Currently reading: Inside the industry: UK automotive deserves more support
British car manufacturing turns over £82bn per year, yet government help isn't forthcoming - unlike many European nations
Jim Holder
News
2 mins read
20 July 2020

So big and so far reaching is the British car industry in the fabric of our nation that it is hard to be concise when singing its praises, so forgive me for the ensuing stat attack while I try to do justice to it and its hard-working employees across retail, manufacturing and the sprawl of head offices and suppliers linked to those disciplines.

Let’s start with retail, the beating heart of the industry. The latest figures from the National Franchised Dealers Association estimate that (pre-Covid) 590,000 people work in automotive retail, generating £2.4 billion in net capital expenditure, with businesses turning over around £200bn a year – £150bn from car sales alone.

Then there’s manufacturing, which, the Society of Motor Manufacturers and Traders estimates, employs 168,000 people directly – with about double that number working around it. Turnover is valued at £82bn a year, while it accounts for around 14% of the total value of exported goods from the UK each year, at £44bn. R&D spend is £3.75bn – and great for future jobs.

All big numbers, and all made even more significant when you start to layer in extra detail as to what all this activity means for the nation’s coffers, which are some way beyond breaking point right now.

The latest estimates from the European Automobile Manufacturers’ Association (ACEA) suggest the UK’s annual tax income from automotive totals £49bn. That’s made up of £12.6bn of VAT on sales of cars, parts and servicing, £6.6bn of annual ownership taxes, £28.3bn from the sale of fuels and lubricants and £1.5bn from other sources. In Europe, only Germany, France and Italy sit ahead of us.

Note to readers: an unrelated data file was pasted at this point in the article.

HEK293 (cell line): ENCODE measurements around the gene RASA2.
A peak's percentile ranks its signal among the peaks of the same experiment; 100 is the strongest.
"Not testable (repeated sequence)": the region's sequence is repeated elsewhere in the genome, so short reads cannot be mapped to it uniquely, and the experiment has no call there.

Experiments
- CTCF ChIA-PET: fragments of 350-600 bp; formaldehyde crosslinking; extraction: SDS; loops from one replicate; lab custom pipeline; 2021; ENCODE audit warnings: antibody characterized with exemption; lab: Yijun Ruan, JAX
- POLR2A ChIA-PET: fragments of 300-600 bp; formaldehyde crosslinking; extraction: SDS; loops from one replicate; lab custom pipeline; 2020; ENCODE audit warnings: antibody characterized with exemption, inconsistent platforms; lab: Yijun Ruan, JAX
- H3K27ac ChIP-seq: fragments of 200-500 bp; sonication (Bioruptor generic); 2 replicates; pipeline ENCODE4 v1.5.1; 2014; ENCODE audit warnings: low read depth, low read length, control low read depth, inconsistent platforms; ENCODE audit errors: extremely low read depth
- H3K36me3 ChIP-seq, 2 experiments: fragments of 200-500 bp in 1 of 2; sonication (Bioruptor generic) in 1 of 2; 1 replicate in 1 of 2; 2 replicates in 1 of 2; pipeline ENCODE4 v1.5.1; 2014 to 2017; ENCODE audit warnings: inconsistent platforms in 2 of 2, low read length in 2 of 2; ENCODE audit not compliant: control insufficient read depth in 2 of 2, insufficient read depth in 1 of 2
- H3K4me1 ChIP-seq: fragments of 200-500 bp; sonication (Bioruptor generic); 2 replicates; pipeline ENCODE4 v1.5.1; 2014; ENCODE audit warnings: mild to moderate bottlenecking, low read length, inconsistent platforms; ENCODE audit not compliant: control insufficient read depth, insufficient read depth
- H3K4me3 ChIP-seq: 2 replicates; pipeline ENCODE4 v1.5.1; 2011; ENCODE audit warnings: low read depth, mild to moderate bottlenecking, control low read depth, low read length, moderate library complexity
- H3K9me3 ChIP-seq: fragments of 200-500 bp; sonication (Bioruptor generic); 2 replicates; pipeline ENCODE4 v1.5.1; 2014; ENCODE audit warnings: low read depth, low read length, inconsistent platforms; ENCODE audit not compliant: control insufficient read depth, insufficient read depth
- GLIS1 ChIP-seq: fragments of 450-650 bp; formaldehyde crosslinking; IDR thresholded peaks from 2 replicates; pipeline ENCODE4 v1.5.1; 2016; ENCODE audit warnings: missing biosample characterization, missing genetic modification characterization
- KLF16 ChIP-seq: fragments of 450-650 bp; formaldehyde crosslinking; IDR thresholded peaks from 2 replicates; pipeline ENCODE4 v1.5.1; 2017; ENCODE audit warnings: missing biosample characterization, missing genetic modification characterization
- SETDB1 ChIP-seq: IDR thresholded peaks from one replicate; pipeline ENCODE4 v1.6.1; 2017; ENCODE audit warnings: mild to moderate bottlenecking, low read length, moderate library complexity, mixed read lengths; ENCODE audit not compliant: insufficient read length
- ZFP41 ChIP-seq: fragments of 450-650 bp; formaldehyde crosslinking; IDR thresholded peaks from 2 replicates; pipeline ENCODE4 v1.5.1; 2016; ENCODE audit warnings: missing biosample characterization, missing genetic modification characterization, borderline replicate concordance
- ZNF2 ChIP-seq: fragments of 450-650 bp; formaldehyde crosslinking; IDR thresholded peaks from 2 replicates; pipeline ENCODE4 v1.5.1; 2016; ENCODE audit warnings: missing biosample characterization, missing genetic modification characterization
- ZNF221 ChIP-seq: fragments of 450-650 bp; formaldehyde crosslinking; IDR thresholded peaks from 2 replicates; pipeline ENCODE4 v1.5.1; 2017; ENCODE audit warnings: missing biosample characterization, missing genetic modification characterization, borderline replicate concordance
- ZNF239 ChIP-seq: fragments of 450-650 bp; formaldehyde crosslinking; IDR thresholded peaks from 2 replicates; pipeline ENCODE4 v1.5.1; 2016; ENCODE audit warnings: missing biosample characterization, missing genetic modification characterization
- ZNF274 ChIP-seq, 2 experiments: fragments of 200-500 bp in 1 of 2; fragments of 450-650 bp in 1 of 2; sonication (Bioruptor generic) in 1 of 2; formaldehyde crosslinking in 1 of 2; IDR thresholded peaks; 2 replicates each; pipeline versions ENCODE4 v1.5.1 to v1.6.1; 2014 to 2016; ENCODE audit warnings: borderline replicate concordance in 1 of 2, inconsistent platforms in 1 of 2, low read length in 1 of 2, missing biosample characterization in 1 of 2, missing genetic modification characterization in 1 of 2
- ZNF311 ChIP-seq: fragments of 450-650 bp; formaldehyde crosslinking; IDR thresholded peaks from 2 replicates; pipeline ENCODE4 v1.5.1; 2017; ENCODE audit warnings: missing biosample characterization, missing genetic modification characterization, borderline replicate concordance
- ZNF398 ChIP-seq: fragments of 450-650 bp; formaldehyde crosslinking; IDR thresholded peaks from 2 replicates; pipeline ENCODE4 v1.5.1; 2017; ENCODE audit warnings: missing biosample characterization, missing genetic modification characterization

For all its faults, UK automotive has proven to be a resilient business that can be depended on to keep on giving. Sure, the recovery from the 1970s collapse took time, but recover it did, bit by bit – to record levels in retail in March 2017 and, almost, pre-Brexit vote, pre-emissions scandal and the like, to hitherto unseen levels of production. Pertinently, the 2008-09 financial crisis was but a blip. Who’d argue that UK automotive is anything other than a big, brilliant business?

The Germans get that. It’s why they launched a £4.4bn incentive scheme to support their industry through the Covid crisis and protect its £84bn tax income. The French get that. It’s why they launched a £7.1bn package to support their industry through the Covid crisis and protect their £75bn tax income. To date, the UK government has “no current plans” to do anything beyond promote its pre-existing electric car incentives.

READ MORE

Inside the industry: Firms can still thrive in these tough times 

Special report: Covid-19 and the future of the UK car industry 

How Jaguar Land Rover is adapting to the coronavirus crisis

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rickerby 20 July 2020

I despair of this country. We